Enveloping means setting reasonable bounds on the price of a stock. Typically when a stock price stays within these bounds, it is considered uninteresting. When the price moves outside of these bounds, that is considered an interesting event.
There are numerous methods to create an envelope for a stock price. One of the most popular is Bollinger Bands, shown below. This algorithm uses the moving average of a stock price to set the center of the envelope. It uses a standard deviation to set the size of the envelope.
Typically we use our own proprietary algorithm based on the random walk model to create an envelope for the price. The primary difference between our model and the traditional models is the way we use time. In the picture above, the bounds grow large when the price suddenly changes. But it grows in both directions. After the price has dropped significantly, the Bollinger Bands model suggests that the price is more likely to jump back above its original price than it is to stay at the current price or even to move up a little. Our models pay more attention to more recent prices, but to older volatility numbers. In this case, after the price has shown that it’s not immediately returning to the original price its probably going to stay near the current price.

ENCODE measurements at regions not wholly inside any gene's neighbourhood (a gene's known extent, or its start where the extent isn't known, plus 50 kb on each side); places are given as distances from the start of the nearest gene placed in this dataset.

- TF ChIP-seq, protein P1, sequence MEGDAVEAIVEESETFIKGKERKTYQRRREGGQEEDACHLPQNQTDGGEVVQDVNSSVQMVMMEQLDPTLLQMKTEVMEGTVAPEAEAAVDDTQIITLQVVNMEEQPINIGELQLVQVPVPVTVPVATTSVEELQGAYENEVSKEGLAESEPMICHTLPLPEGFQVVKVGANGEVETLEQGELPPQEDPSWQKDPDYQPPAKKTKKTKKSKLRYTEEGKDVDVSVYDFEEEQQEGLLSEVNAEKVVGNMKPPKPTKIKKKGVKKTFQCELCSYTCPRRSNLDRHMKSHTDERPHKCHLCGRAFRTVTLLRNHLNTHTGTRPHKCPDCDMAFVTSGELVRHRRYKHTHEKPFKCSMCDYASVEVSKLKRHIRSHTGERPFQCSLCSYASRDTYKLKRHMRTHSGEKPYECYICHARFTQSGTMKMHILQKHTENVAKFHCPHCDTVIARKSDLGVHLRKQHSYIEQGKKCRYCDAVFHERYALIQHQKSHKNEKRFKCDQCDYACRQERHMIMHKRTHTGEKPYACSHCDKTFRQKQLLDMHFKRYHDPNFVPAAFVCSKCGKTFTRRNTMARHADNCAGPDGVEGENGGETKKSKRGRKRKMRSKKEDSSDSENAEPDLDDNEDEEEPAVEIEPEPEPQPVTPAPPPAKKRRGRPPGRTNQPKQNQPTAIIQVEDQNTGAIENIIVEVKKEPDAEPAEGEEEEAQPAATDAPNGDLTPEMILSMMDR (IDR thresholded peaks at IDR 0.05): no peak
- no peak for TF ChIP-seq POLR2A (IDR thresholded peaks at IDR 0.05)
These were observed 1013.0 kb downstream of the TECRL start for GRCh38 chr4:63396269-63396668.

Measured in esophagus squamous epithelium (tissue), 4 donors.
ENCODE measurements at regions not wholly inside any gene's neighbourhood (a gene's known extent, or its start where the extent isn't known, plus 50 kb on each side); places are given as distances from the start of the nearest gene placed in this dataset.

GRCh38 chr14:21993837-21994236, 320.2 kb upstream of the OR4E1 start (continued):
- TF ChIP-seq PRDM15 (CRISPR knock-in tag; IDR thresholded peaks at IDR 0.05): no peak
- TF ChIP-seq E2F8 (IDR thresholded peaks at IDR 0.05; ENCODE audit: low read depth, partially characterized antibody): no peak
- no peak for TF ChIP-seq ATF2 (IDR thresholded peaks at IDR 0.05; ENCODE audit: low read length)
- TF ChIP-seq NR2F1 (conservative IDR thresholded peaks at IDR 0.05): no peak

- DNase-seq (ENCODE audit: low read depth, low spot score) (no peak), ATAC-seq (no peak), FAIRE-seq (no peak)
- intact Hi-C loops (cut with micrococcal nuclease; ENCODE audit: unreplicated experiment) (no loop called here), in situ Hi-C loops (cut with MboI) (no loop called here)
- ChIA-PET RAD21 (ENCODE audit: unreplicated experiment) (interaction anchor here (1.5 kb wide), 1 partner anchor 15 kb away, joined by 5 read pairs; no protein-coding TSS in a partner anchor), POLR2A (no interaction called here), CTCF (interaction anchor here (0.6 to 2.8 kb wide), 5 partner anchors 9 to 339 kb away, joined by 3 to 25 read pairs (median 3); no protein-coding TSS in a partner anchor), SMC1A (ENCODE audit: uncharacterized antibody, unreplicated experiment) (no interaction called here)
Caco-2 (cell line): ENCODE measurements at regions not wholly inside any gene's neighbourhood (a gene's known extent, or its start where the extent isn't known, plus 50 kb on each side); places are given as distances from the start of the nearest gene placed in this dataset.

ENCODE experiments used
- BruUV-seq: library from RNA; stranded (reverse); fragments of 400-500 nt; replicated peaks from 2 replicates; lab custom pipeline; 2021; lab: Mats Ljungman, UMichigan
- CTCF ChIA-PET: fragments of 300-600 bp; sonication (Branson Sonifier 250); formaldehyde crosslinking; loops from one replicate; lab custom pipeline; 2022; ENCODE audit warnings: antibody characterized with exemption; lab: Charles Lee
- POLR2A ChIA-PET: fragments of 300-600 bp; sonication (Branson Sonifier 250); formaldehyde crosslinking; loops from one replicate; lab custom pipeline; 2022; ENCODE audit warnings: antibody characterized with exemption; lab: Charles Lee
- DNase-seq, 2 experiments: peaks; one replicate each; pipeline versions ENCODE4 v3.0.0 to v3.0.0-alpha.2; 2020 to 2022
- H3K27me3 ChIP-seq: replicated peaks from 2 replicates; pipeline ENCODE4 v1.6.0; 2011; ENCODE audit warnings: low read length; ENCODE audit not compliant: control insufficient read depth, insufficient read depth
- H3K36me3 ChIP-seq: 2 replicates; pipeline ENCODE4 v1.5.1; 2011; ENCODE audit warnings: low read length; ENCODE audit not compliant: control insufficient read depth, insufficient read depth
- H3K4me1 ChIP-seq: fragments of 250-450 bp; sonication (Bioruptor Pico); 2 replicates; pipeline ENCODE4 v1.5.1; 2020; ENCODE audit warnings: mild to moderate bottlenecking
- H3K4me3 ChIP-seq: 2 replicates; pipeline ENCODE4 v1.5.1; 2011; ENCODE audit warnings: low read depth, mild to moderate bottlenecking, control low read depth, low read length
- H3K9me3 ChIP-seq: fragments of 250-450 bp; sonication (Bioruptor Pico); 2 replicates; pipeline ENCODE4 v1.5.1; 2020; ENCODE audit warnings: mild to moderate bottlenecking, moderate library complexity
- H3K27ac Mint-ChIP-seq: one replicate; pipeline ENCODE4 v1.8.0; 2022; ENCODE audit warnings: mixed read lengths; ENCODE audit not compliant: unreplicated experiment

Also, our algorithms also pay more attention to volume to confirm a trend, where the traditional algorithms pay more attention to time. And our algorithms are constantly watching a large number of time frames, where a trader traditionally only plots envelopes for one or two timeframes. The number of charts that the trader can display on his monitor limits this. Our algorithms all automatically do the math and alert the trader to interesting results, so there is no need to plot them on a graph.